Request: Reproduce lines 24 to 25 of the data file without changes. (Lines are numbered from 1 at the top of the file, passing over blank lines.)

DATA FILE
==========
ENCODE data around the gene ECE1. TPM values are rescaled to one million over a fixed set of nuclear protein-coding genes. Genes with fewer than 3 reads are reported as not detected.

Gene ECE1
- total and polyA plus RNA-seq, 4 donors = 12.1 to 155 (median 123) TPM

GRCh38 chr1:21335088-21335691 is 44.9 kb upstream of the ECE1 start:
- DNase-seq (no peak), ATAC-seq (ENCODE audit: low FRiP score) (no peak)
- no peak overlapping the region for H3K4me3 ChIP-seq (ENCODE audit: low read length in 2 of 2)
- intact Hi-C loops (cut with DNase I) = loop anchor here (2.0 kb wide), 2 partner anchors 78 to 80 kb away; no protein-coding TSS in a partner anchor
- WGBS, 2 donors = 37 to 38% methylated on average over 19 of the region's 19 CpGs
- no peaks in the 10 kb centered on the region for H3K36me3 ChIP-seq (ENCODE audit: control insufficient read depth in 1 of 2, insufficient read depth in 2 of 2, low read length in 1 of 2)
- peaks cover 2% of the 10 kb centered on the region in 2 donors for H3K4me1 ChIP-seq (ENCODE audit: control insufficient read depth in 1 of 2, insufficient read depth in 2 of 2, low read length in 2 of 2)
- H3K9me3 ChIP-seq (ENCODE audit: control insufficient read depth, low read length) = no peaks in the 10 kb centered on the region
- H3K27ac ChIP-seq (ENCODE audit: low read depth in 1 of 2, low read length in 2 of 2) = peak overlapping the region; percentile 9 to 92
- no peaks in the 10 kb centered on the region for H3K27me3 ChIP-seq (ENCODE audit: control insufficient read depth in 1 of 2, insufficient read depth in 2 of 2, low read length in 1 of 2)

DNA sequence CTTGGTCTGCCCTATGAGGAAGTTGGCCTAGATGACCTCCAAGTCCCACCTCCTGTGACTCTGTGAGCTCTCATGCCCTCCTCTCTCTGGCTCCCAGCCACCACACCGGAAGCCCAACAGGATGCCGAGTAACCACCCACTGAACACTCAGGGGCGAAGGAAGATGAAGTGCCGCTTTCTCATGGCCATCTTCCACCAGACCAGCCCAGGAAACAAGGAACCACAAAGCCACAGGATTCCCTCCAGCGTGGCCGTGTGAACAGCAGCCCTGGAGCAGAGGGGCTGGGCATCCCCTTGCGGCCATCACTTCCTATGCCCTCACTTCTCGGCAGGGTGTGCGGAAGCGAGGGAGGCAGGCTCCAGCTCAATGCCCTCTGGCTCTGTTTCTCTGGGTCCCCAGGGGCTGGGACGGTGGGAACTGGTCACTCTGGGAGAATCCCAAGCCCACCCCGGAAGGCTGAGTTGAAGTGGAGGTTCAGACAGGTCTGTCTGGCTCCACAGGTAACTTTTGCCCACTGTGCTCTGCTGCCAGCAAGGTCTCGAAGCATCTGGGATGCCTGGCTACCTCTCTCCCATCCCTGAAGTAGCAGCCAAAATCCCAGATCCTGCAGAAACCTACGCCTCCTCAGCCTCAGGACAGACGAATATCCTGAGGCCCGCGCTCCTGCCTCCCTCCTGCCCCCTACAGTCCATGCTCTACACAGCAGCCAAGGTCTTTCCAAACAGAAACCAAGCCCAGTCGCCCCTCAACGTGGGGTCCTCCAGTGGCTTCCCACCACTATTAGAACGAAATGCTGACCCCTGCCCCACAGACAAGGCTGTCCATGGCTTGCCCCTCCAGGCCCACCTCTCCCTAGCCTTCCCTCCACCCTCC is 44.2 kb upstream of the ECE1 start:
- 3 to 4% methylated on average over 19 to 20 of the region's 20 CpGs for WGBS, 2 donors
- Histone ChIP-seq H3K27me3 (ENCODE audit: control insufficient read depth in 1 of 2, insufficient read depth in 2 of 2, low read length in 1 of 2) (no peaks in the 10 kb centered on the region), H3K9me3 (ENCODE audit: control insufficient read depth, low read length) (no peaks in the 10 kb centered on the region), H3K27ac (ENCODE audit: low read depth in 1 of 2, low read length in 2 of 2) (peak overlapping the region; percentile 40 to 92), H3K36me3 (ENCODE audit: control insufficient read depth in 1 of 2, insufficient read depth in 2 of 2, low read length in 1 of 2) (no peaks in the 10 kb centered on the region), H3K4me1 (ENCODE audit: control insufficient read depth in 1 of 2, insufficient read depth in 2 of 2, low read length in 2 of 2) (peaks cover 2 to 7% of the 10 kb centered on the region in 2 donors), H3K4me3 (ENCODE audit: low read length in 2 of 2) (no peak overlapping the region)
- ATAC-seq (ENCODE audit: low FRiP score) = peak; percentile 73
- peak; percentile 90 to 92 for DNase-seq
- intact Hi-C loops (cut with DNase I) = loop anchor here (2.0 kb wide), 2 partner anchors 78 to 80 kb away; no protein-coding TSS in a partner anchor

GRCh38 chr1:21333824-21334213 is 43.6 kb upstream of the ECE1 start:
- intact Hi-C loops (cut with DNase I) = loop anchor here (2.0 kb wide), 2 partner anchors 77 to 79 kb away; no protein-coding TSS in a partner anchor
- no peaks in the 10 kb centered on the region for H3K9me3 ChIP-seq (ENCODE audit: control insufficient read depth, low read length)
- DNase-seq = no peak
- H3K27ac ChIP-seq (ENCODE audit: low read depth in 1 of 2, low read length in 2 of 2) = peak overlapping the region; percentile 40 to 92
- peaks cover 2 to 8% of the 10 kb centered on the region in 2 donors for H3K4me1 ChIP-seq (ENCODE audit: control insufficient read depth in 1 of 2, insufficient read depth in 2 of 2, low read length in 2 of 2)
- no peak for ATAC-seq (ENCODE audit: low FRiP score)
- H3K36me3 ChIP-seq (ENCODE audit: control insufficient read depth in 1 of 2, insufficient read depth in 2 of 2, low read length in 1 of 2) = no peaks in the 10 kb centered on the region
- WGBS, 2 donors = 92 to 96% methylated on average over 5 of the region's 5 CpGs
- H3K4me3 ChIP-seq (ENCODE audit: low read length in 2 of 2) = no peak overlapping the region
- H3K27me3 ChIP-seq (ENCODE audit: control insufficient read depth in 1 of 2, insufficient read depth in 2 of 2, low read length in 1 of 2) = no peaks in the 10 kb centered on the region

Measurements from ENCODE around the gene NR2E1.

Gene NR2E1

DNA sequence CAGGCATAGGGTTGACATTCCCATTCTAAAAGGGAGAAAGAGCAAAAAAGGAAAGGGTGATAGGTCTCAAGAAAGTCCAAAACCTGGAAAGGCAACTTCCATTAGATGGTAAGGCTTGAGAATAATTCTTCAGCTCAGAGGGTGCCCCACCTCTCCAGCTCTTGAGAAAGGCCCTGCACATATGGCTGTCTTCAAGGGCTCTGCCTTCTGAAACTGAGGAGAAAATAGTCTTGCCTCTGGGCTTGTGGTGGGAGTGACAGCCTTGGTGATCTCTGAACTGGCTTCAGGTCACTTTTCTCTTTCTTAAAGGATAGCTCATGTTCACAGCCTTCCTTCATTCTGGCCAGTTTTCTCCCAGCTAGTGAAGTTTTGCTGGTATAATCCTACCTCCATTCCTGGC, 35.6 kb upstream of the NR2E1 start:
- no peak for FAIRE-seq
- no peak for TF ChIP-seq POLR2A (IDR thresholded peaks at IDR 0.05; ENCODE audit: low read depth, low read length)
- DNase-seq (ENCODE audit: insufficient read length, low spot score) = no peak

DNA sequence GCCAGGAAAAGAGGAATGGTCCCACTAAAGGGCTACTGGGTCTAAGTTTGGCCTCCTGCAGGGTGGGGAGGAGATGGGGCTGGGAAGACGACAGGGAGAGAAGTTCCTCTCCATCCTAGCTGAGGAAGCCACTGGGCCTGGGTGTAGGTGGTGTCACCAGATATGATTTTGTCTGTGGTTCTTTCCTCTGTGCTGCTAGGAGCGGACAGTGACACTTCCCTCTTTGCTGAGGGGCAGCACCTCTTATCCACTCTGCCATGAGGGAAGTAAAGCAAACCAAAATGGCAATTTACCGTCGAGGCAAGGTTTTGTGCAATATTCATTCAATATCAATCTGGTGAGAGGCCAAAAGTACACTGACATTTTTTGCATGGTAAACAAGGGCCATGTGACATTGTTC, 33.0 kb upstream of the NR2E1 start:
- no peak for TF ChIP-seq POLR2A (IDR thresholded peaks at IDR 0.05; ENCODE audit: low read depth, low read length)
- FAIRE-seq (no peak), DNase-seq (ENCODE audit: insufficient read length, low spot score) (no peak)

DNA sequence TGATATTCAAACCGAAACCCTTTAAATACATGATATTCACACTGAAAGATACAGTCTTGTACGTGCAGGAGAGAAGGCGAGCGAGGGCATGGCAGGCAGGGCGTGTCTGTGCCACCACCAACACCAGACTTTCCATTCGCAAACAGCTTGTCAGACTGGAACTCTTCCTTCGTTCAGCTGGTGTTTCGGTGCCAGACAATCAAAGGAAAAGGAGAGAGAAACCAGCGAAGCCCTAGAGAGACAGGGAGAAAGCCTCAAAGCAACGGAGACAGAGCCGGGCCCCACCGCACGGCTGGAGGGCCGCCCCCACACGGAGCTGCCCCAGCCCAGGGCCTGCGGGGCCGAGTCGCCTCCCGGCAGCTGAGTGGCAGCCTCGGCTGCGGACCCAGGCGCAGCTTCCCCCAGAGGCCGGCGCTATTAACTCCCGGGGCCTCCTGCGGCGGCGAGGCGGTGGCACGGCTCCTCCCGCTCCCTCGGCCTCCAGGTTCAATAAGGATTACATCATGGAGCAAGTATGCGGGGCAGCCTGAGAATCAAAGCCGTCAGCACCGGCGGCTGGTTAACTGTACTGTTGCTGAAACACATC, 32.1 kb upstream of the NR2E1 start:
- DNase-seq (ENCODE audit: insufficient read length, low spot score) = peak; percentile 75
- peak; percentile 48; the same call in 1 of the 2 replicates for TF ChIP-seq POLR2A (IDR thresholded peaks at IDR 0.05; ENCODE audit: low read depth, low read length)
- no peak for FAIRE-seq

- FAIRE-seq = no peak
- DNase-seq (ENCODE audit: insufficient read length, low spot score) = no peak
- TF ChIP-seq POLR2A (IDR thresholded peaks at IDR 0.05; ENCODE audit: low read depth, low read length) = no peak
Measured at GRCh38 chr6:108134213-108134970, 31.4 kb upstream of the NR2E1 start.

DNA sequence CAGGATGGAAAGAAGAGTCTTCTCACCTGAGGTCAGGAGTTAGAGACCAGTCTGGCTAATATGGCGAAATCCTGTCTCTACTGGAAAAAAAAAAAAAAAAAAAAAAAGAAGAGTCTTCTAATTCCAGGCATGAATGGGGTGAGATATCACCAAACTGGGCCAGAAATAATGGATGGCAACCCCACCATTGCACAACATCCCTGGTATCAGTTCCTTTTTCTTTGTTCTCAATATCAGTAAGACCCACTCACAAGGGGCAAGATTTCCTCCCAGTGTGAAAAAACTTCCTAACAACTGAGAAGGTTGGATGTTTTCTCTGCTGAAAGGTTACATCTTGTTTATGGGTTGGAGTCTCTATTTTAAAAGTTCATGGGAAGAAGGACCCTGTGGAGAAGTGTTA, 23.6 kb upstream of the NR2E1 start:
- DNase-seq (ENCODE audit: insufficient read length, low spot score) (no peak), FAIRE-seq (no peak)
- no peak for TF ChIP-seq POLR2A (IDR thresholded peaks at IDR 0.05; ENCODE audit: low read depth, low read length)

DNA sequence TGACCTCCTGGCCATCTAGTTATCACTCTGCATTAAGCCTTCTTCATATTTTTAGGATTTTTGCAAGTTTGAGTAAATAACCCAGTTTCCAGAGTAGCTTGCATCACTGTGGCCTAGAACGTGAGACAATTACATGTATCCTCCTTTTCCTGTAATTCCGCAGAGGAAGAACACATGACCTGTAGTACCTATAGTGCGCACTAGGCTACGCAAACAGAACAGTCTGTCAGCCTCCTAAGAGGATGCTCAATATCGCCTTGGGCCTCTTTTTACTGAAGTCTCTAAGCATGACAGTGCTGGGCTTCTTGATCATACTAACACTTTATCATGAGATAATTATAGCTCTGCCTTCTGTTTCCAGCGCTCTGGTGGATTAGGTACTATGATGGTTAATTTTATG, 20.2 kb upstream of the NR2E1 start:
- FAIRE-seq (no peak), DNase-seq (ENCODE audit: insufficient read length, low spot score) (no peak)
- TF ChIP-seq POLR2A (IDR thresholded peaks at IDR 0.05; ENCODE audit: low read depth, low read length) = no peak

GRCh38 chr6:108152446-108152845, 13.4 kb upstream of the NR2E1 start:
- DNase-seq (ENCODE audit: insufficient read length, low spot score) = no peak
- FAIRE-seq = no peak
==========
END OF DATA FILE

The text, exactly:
- H3K27ac ChIP-seq (ENCODE audit: low read depth in 1 of 2, low read length in 2 of 2) = peak overlapping the region; percentile 40 to 92
- peaks cover 2 to 8% of the 10 kb centered on the region in 2 donors for H3K4me1 ChIP-seq (ENCODE audit: control insufficient read depth in 1 of 2, insufficient read depth in 2 of 2, low read length in 2 of 2)